Bill would give airline passengers more rightsAt a “passenger rights” hearing in Washington, D.C., U.S. Senator Amy Klobuchar discussed the importance of ensuring airline passengers basic protections and called for Congress to pass the Passenger Bill of Rights.
At a “passenger rights” hearing in Washington, D.C., U.S. Senator Amy Klobuchar discussed the importance of ensuring airline passengers basic protections and called for Congress to pass the Passenger Bill of Rights.
Klobuchar, a member of the Commerce Committee Aviation subcommittee, is a cosponsor of this legislation. Also joining the event was Link Christin, a Minnesotan who was a passenger of Continental Flight 2816, which was stranded on a tarmac in Rochester for six hours in August.
“No passenger should be forced to remain on a tarmac for six hours without food, in an increasingly uncomfortable cabin atmosphere, and denied the opportunity to deplane and enter the airport,” said Klobuchar. “We must have basic standards in place to protect America’s airline passengers. They deserve no less. I will continue to advocate for the Airline Passenger Bill of Rights so we can ensure that passengers are treated properly.”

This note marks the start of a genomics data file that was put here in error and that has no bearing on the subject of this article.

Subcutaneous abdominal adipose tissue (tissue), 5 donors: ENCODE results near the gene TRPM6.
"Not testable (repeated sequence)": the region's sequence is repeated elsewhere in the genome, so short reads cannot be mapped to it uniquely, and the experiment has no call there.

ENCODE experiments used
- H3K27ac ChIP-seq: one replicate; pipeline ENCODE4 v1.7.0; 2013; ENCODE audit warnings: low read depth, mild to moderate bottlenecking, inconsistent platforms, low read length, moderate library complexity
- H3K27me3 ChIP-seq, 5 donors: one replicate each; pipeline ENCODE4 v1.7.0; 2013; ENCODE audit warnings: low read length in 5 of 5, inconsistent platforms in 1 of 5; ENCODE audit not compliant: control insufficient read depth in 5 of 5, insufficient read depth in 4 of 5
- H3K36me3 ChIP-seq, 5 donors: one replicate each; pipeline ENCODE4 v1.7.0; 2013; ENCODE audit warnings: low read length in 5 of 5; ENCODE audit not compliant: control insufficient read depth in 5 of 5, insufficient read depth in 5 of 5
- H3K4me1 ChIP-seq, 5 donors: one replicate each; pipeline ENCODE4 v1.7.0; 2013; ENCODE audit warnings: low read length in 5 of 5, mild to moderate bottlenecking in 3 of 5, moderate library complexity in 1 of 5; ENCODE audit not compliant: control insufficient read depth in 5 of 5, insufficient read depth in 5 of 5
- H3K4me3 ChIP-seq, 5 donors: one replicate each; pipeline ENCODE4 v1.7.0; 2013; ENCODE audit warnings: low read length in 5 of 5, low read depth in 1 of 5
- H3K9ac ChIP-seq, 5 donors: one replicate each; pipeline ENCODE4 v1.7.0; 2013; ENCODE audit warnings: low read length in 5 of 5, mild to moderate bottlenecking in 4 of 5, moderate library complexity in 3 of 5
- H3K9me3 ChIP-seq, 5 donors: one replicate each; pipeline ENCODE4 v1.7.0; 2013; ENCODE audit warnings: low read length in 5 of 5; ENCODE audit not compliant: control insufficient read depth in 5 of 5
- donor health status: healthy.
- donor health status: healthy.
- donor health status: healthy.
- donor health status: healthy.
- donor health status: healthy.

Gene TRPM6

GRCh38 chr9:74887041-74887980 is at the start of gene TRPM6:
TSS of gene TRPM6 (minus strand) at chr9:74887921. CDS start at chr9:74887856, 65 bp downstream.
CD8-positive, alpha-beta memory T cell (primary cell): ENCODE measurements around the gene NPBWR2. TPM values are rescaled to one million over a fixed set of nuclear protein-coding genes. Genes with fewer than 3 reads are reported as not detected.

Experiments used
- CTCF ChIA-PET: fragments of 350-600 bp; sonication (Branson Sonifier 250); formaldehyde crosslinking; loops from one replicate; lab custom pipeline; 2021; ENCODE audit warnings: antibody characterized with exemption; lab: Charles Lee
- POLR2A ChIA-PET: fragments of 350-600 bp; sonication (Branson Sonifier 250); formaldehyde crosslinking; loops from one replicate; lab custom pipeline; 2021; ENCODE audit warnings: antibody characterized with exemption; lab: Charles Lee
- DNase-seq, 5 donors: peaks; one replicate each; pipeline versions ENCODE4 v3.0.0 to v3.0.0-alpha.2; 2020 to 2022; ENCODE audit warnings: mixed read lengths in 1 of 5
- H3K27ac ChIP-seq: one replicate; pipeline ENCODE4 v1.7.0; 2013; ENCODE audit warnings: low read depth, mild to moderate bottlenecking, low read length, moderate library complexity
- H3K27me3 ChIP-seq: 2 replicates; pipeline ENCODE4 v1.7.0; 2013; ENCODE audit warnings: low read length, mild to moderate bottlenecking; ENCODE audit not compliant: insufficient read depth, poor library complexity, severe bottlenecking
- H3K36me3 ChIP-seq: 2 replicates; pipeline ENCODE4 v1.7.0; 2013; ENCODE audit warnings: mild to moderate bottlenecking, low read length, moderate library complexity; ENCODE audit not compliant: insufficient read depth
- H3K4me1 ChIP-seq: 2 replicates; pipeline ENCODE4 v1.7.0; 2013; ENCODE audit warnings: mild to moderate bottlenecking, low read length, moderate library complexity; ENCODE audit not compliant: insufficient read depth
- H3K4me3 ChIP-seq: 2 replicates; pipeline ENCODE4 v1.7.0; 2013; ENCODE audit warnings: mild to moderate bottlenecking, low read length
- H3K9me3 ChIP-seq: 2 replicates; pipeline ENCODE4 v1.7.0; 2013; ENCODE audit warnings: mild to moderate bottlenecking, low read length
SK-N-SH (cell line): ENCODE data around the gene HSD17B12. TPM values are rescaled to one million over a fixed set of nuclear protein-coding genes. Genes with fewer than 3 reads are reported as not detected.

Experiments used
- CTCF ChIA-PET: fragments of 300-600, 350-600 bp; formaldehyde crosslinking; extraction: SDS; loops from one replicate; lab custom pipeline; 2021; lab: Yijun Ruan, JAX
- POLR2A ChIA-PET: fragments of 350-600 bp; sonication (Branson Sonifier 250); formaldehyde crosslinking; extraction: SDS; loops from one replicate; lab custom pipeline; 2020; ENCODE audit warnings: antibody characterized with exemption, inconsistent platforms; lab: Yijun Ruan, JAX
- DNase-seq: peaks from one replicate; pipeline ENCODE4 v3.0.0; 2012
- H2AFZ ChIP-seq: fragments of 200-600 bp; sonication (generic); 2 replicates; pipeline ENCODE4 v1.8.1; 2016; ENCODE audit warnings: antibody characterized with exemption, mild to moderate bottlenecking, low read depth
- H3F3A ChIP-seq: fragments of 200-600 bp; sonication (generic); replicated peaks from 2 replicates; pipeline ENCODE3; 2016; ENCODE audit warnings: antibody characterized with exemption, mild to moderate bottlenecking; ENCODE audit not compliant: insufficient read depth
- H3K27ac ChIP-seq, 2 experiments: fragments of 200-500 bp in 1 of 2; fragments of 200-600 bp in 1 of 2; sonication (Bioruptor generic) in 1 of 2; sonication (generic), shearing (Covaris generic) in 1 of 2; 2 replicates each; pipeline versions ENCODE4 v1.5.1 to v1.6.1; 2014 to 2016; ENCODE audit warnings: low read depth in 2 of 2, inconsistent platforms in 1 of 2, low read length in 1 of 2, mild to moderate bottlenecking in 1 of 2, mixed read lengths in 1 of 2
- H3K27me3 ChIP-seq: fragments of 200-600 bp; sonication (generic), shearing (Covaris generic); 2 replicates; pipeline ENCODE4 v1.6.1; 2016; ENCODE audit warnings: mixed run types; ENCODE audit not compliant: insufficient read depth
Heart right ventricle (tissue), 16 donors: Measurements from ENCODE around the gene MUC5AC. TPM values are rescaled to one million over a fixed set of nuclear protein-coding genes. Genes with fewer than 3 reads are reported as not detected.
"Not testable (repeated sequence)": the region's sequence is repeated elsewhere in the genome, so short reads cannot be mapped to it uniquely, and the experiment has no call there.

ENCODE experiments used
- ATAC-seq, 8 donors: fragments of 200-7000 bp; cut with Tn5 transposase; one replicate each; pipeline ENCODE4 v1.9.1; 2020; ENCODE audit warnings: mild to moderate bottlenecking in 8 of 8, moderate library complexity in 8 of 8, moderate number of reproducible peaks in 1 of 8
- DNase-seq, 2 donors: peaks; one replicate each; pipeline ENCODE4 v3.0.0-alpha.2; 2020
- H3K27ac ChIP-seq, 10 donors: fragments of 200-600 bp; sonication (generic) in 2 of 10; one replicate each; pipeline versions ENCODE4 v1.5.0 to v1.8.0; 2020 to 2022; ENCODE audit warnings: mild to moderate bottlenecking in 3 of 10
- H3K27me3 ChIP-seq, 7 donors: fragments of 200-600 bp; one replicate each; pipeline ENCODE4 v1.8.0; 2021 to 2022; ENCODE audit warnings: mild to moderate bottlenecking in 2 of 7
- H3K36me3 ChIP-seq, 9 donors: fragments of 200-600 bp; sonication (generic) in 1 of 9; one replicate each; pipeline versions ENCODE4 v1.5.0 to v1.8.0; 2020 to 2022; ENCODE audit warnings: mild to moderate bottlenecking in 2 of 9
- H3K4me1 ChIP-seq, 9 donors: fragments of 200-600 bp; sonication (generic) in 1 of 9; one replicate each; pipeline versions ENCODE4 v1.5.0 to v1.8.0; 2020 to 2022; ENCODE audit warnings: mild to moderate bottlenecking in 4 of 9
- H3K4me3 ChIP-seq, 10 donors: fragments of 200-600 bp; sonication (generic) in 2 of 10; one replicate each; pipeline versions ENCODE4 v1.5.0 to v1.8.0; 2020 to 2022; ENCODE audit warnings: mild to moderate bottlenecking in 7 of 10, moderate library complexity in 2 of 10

Two incidents occurred in August involving flights to Minnesota that highlight the need for a Passenger Bill of Rights, Klobuchar said.
Continental Flight 2816 was en route from Houston Intercontinental Airport to Minneapolis-St. Paul International Airport on the evening of August 7 when it was redirected to Rochester International Airport due to severe weather. Passengers on the flight were then stranded on the tarmac for six hours.
Sun Country Flight 242, which was heading from New York’s JFK Airport to Minnesota on August 21, was stranded on the tarmac for more than five hours.
Nationally, 278 planes were delayed on the tarmac for three or more hours this past June, according to the FAA. The Passenger Bill of Rights would require that:
•Airlines provide passengers with food, potable water, comfortable cabin temperature and ventilation, and adequate restrooms during a delay.
•Airlines return to the gate once they have sat on the ground for three hours after the plane door has closed.
•Airports and airlines develop contingency plans for delayed flights to be federally reviewed and approved.
•The U.S. Transportation Department creates a consumer complaint hotline that passengers can call to alert the agency about delays.
The Passenger Bill of Rights was included in the FAA Reauthorization bill, which passed out of the Senate Commerce Committee in July.